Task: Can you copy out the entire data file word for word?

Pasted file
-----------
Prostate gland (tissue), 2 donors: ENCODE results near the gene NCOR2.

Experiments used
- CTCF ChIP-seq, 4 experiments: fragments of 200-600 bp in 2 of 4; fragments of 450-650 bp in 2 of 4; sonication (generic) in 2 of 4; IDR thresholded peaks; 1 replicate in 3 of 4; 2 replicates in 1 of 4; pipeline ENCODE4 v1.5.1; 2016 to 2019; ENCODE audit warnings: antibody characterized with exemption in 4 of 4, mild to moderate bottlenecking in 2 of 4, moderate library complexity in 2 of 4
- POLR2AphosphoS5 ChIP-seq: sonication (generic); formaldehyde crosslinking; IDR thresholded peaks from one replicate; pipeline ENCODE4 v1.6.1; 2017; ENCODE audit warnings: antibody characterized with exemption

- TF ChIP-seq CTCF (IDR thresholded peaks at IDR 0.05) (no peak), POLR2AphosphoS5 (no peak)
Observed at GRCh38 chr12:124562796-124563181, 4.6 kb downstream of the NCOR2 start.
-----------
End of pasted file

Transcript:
Prostate gland (tissue), 2 donors: ENCODE results near the gene NCOR2.

Experiments used
- CTCF ChIP-seq, 4 experiments: fragments of 200-600 bp in 2 of 4; fragments of 450-650 bp in 2 of 4; sonication (generic) in 2 of 4; IDR thresholded peaks; 1 replicate in 3 of 4; 2 replicates in 1 of 4; pipeline ENCODE4 v1.5.1; 2016 to 2019; ENCODE audit warnings: antibody characterized with exemption in 4 of 4, mild to moderate bottlenecking in 2 of 4, moderate library complexity in 2 of 4
- POLR2AphosphoS5 ChIP-seq: sonication (generic); formaldehyde crosslinking; IDR thresholded peaks from one replicate; pipeline ENCODE4 v1.6.1; 2017; ENCODE audit warnings: antibody characterized with exemption

- TF ChIP-seq CTCF (IDR thresholded peaks at IDR 0.05) (no peak), POLR2AphosphoS5 (no peak)
Observed at GRCh38 chr12:124562796-124563181, 4.6 kb downstream of the NCOR2 start.